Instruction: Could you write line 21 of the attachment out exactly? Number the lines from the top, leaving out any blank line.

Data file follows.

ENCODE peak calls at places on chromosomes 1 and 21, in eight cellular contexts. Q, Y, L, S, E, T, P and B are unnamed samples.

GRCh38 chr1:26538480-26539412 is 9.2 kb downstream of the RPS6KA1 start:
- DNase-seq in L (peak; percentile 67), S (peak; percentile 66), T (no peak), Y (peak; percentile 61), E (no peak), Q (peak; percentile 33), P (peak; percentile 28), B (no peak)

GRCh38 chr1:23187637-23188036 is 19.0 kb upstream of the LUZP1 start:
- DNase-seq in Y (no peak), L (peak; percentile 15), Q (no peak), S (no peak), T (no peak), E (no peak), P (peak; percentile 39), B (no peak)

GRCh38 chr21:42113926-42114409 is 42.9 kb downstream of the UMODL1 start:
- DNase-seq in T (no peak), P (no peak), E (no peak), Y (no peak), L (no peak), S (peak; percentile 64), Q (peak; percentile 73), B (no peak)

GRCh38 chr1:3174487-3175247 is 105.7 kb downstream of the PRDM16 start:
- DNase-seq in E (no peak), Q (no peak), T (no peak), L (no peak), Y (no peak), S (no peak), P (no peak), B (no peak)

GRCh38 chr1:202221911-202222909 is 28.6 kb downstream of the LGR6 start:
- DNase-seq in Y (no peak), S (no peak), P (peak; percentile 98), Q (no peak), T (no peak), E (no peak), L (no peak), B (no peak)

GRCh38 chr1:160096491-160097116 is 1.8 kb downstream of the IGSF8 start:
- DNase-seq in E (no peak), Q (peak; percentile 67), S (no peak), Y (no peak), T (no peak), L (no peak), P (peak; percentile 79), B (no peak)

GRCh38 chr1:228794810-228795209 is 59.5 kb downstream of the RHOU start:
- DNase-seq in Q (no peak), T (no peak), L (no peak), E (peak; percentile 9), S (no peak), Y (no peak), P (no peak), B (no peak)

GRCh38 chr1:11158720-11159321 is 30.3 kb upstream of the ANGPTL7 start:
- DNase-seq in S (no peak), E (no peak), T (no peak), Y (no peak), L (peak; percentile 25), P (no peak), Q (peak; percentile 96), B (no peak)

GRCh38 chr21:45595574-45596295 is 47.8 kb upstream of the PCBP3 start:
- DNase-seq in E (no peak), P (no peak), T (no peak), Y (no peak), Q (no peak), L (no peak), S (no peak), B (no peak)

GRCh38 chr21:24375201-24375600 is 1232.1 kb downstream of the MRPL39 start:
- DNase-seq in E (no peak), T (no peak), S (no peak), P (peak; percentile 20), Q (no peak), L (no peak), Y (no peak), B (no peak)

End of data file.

- DNase-seq in E (no peak), T (no peak), S (no peak), P (peak; percentile 20), Q (no peak), L (no peak), Y (no peak), B (no peak)